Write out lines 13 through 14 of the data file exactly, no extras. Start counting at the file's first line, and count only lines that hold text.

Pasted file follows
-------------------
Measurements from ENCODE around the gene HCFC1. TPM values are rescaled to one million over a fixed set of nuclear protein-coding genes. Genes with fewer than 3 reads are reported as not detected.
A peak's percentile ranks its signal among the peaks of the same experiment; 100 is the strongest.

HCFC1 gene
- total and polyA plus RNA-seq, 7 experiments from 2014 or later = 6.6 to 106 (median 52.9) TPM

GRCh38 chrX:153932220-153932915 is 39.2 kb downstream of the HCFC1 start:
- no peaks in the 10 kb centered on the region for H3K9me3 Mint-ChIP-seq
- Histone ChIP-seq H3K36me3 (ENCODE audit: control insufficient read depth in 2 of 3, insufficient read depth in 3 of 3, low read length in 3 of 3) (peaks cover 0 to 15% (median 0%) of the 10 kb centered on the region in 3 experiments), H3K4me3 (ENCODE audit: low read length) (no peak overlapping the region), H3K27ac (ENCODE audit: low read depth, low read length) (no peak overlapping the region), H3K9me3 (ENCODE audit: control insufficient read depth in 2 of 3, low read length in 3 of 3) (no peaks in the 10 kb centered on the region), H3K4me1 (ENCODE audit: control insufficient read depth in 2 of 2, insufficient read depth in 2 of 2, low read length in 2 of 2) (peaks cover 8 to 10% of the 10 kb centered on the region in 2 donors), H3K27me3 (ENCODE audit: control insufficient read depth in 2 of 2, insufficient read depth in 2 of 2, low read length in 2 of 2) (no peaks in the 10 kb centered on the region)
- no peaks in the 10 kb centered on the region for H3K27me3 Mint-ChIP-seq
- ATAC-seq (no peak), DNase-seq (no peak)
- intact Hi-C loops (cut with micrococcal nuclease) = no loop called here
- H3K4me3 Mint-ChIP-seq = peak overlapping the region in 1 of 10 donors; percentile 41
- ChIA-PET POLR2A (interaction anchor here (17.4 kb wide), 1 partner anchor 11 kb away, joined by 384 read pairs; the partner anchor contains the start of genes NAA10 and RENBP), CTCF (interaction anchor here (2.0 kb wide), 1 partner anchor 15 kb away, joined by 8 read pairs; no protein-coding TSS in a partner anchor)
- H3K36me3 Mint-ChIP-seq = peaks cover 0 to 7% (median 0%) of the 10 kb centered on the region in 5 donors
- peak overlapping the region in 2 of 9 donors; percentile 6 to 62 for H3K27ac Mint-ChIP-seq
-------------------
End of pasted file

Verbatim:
- H3K36me3 Mint-ChIP-seq = peaks cover 0 to 7% (median 0%) of the 10 kb centered on the region in 5 donors
- peak overlapping the region in 2 of 9 donors; percentile 6 to 62 for H3K27ac Mint-ChIP-seq